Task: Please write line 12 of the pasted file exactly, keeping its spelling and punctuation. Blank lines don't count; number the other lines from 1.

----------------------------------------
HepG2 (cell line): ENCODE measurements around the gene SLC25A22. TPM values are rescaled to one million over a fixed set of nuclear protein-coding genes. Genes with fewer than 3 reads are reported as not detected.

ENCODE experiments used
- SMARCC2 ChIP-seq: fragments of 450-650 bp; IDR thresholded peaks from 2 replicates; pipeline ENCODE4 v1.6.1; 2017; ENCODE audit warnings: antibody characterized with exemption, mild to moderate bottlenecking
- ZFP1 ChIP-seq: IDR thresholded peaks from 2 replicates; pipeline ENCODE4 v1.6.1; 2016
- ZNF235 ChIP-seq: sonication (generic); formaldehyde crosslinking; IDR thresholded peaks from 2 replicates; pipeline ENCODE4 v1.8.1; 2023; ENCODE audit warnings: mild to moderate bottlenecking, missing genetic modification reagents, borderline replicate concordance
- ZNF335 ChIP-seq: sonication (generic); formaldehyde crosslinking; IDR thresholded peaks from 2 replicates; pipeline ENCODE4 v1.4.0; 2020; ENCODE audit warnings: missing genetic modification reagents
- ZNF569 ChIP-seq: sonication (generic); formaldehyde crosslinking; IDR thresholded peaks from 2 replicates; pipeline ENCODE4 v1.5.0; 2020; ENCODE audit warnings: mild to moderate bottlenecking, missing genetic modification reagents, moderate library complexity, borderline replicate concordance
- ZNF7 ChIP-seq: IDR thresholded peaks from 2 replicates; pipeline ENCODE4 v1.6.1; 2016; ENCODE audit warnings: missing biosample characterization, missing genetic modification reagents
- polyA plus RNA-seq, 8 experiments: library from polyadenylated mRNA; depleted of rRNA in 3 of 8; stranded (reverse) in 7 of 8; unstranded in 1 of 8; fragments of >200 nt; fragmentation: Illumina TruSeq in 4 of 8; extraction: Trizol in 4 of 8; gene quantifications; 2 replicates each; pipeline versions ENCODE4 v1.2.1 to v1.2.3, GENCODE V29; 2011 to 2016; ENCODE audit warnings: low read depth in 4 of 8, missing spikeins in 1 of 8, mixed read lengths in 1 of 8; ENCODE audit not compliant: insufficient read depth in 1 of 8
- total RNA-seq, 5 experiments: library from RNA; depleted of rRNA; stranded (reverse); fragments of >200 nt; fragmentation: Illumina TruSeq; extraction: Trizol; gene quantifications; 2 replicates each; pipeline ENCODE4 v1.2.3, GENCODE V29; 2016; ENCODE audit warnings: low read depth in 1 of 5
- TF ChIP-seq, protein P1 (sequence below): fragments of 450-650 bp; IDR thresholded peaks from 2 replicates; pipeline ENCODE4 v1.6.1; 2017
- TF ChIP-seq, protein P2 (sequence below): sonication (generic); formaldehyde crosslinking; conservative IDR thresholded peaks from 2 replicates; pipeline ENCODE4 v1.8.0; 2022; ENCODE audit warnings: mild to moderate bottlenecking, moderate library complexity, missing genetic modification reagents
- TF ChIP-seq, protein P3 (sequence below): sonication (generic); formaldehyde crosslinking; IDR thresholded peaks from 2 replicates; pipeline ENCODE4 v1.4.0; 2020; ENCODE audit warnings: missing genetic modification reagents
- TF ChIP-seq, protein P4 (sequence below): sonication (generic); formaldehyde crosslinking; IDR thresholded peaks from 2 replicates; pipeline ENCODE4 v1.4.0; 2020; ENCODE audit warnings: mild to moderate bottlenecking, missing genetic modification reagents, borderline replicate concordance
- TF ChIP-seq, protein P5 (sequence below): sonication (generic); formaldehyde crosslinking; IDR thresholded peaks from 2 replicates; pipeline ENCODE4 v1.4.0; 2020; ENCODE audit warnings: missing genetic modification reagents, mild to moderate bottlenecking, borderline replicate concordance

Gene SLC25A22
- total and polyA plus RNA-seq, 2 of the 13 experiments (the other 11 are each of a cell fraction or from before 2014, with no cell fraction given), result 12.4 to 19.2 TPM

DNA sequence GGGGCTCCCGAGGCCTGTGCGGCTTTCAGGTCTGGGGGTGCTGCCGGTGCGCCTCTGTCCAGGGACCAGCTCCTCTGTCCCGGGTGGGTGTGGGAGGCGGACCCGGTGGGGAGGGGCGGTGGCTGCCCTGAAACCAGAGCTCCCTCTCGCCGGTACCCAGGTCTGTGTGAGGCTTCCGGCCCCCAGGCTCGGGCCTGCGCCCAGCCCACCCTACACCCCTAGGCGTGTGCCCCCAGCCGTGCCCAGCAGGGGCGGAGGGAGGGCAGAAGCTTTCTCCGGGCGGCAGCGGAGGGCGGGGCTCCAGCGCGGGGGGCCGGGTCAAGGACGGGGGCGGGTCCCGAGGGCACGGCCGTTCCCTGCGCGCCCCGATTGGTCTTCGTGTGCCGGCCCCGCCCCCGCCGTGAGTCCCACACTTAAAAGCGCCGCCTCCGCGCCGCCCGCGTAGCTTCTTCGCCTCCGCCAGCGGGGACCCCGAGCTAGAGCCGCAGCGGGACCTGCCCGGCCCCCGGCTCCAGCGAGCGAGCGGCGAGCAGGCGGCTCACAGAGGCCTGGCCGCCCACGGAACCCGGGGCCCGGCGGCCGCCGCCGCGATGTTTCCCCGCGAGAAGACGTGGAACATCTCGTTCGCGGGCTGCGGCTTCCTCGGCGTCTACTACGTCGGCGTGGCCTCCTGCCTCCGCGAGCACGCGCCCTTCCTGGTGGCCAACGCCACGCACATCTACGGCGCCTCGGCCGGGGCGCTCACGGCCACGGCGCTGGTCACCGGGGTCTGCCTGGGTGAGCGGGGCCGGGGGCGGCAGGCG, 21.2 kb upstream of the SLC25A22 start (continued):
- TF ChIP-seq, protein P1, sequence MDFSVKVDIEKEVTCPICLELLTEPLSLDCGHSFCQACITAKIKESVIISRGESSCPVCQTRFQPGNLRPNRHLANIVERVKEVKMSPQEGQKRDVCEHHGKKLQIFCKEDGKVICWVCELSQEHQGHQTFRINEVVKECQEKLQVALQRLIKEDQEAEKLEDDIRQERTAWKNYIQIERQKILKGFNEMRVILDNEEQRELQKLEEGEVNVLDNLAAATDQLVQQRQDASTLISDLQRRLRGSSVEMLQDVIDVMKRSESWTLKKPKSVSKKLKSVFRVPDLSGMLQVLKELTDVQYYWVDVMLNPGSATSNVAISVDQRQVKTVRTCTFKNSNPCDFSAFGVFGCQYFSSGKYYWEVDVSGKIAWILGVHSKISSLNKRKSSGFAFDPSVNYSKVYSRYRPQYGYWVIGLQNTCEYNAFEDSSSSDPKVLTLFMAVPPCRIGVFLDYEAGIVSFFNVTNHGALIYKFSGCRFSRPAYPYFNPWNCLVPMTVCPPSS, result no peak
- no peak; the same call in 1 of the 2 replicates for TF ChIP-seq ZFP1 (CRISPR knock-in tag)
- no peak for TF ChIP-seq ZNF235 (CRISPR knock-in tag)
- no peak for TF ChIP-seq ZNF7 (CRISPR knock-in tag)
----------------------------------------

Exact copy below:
- TF ChIP-seq, protein P2 (sequence below): sonication (generic); formaldehyde crosslinking; conservative IDR thresholded peaks from 2 replicates; pipeline ENCODE4 v1.8.0; 2022; ENCODE audit warnings: mild to moderate bottlenecking, moderate library complexity, missing genetic modification reagents